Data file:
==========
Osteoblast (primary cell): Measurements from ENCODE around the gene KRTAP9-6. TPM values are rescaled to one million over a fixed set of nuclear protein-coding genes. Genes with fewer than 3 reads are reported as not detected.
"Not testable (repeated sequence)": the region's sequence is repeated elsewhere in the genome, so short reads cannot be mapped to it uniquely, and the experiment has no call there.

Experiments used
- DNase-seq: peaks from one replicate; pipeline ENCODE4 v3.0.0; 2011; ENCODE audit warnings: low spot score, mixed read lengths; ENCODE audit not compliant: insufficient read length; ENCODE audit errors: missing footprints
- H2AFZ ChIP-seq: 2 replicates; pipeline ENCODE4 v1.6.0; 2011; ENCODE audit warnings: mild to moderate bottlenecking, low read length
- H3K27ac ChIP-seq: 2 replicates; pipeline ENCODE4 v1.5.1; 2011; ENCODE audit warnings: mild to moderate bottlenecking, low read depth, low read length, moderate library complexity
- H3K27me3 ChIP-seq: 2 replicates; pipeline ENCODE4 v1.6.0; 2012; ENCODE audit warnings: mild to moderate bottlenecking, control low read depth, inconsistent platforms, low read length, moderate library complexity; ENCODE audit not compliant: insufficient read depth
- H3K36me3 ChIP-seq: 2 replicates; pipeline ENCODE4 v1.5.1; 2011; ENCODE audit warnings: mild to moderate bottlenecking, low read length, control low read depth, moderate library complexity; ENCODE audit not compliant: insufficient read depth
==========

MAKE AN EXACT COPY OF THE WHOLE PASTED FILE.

Osteoblast (primary cell): Measurements from ENCODE around the gene KRTAP9-6. TPM values are rescaled to one million over a fixed set of nuclear protein-coding genes. Genes with fewer than 3 reads are reported as not detected.
"Not testable (repeated sequence)": the region's sequence is repeated elsewhere in the genome, so short reads cannot be mapped to it uniquely, and the experiment has no call there.

Experiments used
- DNase-seq: peaks from one replicate; pipeline ENCODE4 v3.0.0; 2011; ENCODE audit warnings: low spot score, mixed read lengths; ENCODE audit not compliant: insufficient read length; ENCODE audit errors: missing footprints
- H2AFZ ChIP-seq: 2 replicates; pipeline ENCODE4 v1.6.0; 2011; ENCODE audit warnings: mild to moderate bottlenecking, low read length
- H3K27ac ChIP-seq: 2 replicates; pipeline ENCODE4 v1.5.1; 2011; ENCODE audit warnings: mild to moderate bottlenecking, low read depth, low read length, moderate library complexity
- H3K27me3 ChIP-seq: 2 replicates; pipeline ENCODE4 v1.6.0; 2012; ENCODE audit warnings: mild to moderate bottlenecking, control low read depth, inconsistent platforms, low read length, moderate library complexity; ENCODE audit not compliant: insufficient read depth
- H3K36me3 ChIP-seq: 2 replicates; pipeline ENCODE4 v1.5.1; 2011; ENCODE audit warnings: mild to moderate bottlenecking, low read length, control low read depth, moderate library complexity; ENCODE audit not compliant: insufficient read depth